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thinkahol *

When Change Is Not Enough: The Seven Steps To Revolution | - 0 views

    "Those who make peaceful evolution impossible make violent revolution inevitable."- John F. KennedyThere's one thing for sure: 2008 isn't anything like politics as usual.The corporate media (with their unerring eye for the obvious point) is fixated on the narrative that, for the first time ever, Americans will likely end this year with either a woman or a black man headed for the White House. Bloggers are telling stories from the front lines of primaries and caucuses that look like something from the early 60s - people lining up before dawn to vote in Manoa, Hawaii yesterday; a thousand black college students in Prairie View, Texas marching 10 miles to cast their early votes in the face of a county that tried to disenfranchise them. In recent months, we've also been gobstopped by the sheer passion of the insurgent campaigns of both Barack Obama and Ron Paul, both of whom brought millions of new voters into the conversation - and with them, a sharp critique of the status quo and a new energy that's agitating toward deep structural change.There's something implacable, earnest, and righteously angry in the air. And it raises all kinds of questions for burned-out Boomers and jaded Gen Xers who've been ground down to the stump by the mostly losing battles of the past 30 years. Can it be - at long last - that Americans have, simply, had enough? Are we, finally, stepping out to take back our government - and with it, control of our own future? Is this simply a shifting political season - the kind we get every 20 to 30 years - or is there something deeper going on here? Do we dare to raise our hopes that this time, we're going to finally win a few? Just how ready is this country for big, serious, forward-looking change?Recently, I came across a pocket of sociological research that suggested a tantalizing answer to these questions - and also that America may be far more ready for far more change than anyone really believes is possible at this moment. In fac
thinkahol *

What Makes Right-Wing Mobs Tick? | Psychology Today - 0 views

    A lot of heavyweight thinkers have offered explanations of the irrationality of modern political behavior--you know, behavior like Medicare recipients at town halls screaming about the evils of government-run health care or otherwise reasonable people likening Obama's plan to Nazi eugenics. George Lakoff theorizes that conservatives interpret reality through metaphors and meta-narratives modeled after authoritarian family structures. Drew Westen argues that they interpret facts according to emotionally based investments in conclusions they already hold, bypassing cortical centers of reason altogether. These and other analyses are powerful and helpful. But they aren't satisfying to me because they aren't specific enough to account for the passionate urgency and self-destructiveness of the right-wing rejection of a program that will obviously benefit them.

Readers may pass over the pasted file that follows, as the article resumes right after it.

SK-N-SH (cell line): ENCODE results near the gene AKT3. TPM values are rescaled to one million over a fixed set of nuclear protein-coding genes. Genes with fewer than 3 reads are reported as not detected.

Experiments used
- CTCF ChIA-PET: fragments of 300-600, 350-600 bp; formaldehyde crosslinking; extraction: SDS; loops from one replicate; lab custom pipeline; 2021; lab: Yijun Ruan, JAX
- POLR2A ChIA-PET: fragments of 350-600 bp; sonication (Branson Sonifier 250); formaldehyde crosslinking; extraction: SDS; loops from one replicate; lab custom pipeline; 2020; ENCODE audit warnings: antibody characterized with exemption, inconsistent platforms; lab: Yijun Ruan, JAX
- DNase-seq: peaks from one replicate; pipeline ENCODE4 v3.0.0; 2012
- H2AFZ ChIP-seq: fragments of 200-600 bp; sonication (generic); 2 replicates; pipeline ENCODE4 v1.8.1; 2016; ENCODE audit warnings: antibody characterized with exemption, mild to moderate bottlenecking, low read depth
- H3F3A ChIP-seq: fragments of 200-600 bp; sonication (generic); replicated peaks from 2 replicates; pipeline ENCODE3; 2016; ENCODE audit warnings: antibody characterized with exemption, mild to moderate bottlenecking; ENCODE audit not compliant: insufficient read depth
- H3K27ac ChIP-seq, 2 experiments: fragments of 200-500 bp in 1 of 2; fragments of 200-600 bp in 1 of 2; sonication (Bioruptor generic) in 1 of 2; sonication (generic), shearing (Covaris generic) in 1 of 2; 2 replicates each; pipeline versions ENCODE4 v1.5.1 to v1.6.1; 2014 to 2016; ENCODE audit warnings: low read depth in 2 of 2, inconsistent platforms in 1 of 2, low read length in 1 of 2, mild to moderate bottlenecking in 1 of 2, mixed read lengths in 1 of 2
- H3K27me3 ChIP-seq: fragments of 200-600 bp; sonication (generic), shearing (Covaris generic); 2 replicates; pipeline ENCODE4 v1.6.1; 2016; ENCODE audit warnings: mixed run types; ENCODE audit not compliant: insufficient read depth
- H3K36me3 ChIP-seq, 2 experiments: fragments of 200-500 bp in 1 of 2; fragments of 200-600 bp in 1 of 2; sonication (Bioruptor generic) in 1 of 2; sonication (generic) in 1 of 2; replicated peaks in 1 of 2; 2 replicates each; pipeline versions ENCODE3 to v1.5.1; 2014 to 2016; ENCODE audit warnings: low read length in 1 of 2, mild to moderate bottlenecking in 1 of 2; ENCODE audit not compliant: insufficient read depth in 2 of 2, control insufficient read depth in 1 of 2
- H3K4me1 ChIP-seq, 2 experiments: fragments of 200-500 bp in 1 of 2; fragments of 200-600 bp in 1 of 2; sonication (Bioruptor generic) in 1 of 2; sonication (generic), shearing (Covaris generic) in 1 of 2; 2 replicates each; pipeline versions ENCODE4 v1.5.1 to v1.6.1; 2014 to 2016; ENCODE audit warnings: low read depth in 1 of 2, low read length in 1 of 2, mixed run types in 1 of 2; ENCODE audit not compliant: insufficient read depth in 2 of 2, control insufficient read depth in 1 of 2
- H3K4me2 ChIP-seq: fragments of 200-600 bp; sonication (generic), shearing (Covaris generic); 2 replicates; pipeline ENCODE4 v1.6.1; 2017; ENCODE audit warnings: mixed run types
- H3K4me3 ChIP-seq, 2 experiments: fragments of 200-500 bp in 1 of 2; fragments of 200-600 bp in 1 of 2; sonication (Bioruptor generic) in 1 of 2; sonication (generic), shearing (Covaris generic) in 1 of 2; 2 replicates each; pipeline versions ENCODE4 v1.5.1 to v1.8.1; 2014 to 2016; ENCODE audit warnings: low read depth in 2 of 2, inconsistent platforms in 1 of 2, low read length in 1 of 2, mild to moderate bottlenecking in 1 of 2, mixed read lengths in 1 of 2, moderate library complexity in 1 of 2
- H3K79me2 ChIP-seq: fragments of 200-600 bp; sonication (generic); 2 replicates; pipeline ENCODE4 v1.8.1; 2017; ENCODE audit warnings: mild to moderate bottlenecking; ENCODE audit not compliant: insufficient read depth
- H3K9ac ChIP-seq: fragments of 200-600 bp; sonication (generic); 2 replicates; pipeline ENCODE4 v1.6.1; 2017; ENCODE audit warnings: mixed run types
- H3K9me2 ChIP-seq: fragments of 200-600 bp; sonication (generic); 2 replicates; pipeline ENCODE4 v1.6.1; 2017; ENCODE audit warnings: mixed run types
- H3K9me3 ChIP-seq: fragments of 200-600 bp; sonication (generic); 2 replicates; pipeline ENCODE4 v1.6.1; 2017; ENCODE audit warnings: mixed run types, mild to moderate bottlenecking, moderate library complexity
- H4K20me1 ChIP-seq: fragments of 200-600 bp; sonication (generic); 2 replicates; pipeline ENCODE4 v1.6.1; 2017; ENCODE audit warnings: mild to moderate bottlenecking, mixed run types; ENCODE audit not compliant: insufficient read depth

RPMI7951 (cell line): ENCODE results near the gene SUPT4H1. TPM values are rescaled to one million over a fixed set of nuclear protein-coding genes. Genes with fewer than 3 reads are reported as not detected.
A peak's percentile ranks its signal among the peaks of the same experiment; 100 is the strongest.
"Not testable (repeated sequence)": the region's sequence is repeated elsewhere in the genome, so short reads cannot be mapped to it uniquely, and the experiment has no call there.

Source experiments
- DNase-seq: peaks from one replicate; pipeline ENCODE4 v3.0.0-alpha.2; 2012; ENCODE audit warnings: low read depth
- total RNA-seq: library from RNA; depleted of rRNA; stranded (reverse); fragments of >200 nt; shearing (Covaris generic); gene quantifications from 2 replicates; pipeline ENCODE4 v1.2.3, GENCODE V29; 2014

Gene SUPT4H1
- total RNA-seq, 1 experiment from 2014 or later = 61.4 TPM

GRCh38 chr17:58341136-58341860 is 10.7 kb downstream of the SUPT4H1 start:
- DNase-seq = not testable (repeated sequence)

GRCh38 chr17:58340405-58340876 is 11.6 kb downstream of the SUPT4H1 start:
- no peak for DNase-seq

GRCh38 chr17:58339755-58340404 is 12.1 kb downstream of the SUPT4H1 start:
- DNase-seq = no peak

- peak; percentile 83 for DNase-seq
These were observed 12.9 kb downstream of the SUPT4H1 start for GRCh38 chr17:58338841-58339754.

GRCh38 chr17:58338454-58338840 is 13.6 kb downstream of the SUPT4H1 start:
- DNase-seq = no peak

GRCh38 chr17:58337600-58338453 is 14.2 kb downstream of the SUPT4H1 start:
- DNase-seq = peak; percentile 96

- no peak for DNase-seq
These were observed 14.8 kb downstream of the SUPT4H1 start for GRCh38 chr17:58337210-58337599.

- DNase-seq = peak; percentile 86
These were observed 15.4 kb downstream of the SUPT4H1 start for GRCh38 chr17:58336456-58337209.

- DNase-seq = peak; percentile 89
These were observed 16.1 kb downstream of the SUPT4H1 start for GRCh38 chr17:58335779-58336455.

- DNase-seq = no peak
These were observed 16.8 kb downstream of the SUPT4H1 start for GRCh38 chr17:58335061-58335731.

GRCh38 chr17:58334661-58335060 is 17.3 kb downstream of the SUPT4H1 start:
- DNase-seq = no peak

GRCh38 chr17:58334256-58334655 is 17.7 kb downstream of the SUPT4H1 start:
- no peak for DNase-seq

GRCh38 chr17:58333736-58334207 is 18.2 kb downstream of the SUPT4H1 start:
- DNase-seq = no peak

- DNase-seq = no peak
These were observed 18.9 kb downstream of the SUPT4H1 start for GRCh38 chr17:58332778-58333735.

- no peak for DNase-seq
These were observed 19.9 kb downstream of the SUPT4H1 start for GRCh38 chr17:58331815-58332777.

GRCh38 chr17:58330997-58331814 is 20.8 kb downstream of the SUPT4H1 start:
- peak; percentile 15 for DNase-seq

Joelle Nebbe-Mornod

Gary Hamel: Inventing Management 2.0 - 10 views

    "To create organizations that are fit for the future, we need to dramatically retool the management systems and processes that govern . . . * How strategies get created * How opportunities get identified * How decisions get made * How resources get allocated * How activities get coordinated * How power gets exercised * How teams get built * How tasks and talent get matched up * How performance gets measured * How rewards get shared"
David McCart

Free Gary McKinnon - or at least try him in the UK - 0 views

    Gary, who suffers from Asperger syndrome, is being abandoned by his own government and thrown accross the pond to be tried in a US *Military* Court
Todd Suomela

Peanut Butter and Paternalism | Psychology Today Blogs - 2 views

    Where is the line between safety and paternalism? Two cases: food regulation and motorcycle helmets.
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